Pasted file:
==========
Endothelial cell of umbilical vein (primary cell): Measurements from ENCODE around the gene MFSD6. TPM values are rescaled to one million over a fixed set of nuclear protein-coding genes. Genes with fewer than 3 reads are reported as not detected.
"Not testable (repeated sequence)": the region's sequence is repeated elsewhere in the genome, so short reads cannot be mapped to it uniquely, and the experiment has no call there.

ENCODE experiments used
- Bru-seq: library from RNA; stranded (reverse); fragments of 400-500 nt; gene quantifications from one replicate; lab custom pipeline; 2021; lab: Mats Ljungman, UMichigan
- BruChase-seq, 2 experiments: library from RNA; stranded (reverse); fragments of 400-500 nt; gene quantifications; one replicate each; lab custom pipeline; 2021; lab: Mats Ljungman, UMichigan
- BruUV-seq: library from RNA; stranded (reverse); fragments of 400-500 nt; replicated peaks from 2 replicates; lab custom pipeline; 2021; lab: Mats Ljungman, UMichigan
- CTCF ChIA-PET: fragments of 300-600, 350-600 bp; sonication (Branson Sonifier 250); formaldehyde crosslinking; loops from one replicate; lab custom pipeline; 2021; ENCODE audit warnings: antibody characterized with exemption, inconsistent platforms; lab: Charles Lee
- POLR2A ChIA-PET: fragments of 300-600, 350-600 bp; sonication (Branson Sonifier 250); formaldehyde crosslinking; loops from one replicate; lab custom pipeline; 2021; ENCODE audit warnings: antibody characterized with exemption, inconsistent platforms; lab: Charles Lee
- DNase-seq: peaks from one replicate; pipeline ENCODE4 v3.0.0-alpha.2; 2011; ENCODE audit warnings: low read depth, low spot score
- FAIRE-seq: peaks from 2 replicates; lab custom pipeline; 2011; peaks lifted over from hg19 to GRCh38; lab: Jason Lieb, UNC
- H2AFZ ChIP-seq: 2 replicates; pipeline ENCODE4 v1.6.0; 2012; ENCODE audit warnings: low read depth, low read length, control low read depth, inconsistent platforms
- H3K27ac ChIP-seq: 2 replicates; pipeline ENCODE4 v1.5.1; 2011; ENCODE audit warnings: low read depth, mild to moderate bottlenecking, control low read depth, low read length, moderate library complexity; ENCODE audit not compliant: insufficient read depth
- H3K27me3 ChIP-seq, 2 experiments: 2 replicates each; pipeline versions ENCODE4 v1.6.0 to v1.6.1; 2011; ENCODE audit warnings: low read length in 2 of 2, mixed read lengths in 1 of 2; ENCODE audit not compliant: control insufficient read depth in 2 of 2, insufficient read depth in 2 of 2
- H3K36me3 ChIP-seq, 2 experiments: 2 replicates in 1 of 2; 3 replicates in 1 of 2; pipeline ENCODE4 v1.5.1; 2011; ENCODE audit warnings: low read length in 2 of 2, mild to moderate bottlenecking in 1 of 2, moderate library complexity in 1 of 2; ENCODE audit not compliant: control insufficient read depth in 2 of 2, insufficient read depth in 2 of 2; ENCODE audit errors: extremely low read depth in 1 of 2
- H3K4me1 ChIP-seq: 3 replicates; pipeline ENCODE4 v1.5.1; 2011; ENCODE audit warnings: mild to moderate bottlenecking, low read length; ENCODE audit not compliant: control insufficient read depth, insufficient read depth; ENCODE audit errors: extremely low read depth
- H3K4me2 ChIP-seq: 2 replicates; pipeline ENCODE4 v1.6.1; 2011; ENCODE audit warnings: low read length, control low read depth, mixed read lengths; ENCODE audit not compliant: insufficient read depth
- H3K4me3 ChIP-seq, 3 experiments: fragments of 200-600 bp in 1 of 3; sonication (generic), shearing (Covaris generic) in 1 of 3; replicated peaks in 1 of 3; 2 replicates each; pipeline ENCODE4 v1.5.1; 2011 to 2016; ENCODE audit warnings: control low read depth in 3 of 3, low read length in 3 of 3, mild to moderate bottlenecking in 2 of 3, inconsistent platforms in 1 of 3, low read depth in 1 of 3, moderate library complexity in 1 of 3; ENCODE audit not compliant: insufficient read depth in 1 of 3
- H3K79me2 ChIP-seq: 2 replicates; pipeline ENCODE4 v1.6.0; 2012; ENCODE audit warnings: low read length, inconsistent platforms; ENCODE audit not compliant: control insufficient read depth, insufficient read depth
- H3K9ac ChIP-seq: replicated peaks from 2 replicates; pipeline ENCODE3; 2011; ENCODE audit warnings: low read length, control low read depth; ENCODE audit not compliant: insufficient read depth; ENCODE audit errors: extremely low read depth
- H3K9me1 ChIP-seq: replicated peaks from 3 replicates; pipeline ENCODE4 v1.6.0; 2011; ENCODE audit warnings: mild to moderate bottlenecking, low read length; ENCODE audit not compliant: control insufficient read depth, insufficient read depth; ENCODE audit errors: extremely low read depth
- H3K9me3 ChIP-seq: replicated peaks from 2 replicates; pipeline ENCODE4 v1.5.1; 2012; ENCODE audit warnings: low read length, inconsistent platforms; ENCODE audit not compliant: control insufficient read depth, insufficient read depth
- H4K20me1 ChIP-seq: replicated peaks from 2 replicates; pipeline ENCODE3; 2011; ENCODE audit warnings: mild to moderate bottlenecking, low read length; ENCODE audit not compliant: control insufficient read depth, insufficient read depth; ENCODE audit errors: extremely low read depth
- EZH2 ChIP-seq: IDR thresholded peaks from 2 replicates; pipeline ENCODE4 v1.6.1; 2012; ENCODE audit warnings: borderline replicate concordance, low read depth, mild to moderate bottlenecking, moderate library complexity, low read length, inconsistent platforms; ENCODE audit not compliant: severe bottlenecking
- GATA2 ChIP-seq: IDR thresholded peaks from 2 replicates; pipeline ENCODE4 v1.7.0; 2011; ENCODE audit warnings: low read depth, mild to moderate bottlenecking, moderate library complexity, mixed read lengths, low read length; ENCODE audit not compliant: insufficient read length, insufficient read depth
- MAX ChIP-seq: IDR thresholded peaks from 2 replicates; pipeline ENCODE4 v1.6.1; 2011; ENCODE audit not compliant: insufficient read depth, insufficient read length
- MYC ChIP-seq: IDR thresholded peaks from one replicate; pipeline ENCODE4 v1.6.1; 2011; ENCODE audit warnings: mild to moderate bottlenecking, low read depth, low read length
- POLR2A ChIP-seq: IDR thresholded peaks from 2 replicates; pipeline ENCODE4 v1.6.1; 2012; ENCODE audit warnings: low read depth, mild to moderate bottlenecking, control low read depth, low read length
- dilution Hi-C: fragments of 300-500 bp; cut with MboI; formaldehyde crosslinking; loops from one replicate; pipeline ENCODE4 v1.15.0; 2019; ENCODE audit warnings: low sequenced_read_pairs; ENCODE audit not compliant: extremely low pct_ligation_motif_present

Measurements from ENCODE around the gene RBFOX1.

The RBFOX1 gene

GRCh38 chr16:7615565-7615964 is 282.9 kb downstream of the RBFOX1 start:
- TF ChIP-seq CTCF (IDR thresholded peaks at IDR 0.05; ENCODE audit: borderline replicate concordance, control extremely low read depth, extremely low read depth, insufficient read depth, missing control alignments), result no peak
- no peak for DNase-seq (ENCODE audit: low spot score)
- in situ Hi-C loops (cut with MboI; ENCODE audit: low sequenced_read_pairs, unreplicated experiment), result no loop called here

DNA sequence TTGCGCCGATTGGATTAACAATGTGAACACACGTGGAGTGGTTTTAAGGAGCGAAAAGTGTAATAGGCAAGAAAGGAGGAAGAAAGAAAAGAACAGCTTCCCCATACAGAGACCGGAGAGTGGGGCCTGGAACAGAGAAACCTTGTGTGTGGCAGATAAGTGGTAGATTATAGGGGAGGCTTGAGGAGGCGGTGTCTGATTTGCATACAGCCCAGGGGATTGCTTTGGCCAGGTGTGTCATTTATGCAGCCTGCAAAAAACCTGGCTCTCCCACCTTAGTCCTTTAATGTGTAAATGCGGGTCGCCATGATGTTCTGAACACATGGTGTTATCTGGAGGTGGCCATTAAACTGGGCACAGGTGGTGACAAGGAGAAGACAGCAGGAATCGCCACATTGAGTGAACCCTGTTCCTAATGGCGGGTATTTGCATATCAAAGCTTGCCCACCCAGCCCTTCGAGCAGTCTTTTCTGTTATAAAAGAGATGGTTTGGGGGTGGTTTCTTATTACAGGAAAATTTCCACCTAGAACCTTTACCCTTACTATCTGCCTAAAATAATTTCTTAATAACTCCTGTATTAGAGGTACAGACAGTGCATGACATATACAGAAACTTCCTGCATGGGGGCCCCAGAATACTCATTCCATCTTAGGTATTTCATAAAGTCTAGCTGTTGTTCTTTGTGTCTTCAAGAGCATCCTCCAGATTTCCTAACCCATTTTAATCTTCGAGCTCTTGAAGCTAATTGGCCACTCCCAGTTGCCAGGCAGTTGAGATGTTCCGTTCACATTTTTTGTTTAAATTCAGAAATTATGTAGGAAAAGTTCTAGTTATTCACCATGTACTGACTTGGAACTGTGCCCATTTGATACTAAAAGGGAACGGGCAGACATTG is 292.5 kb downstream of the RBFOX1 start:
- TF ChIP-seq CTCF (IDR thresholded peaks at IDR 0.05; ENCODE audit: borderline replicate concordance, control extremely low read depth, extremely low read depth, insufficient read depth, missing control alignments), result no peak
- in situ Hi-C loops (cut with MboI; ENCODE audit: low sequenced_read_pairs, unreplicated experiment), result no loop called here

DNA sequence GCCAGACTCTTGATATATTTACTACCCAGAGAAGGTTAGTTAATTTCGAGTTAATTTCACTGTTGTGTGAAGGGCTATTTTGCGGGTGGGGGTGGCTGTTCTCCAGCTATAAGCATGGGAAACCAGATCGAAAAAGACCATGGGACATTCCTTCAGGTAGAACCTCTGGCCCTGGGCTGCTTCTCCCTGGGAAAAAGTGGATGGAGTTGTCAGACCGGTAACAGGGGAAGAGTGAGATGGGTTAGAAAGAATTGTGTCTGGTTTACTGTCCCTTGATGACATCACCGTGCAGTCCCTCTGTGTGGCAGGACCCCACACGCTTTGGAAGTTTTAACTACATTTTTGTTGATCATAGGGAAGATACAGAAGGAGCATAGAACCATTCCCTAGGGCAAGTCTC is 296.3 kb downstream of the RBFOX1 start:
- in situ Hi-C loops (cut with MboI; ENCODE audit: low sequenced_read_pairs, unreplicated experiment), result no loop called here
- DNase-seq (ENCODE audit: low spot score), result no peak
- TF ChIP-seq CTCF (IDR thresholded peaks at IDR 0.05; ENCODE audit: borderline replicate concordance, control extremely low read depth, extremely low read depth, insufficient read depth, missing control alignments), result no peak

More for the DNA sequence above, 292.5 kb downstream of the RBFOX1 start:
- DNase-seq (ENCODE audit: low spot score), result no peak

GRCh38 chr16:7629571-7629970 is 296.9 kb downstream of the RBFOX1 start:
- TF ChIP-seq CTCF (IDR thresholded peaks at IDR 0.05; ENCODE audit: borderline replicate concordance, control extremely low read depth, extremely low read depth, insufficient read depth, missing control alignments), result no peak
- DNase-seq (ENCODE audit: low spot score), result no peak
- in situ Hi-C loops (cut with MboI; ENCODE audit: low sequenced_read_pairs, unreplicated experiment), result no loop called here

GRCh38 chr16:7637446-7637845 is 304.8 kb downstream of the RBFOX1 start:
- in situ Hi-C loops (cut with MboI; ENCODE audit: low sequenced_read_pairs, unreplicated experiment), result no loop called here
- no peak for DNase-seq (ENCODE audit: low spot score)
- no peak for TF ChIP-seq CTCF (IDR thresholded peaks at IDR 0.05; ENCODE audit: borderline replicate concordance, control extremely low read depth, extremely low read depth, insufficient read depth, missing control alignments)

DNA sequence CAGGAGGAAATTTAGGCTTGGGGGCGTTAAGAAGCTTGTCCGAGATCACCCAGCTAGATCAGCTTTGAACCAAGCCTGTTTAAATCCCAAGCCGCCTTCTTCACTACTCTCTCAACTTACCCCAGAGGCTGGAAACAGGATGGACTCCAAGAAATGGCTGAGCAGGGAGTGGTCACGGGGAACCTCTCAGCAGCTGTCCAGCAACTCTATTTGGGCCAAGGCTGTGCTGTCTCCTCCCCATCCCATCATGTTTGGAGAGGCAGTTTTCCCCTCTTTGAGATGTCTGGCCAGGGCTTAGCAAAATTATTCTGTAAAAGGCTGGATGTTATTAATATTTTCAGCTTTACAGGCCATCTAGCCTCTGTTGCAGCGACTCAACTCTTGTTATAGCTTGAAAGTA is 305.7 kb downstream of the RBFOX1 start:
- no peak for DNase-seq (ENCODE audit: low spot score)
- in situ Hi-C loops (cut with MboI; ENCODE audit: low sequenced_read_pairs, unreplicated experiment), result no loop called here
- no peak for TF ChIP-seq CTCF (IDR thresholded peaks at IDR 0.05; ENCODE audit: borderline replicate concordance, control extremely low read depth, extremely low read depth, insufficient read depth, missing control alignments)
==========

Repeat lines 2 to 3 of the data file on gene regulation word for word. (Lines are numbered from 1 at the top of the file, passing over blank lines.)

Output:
"Not testable (repeated sequence)": the region's sequence is repeated elsewhere in the genome, so short reads cannot be mapped to it uniquely, and the experiment has no call there.

ENCODE experiments used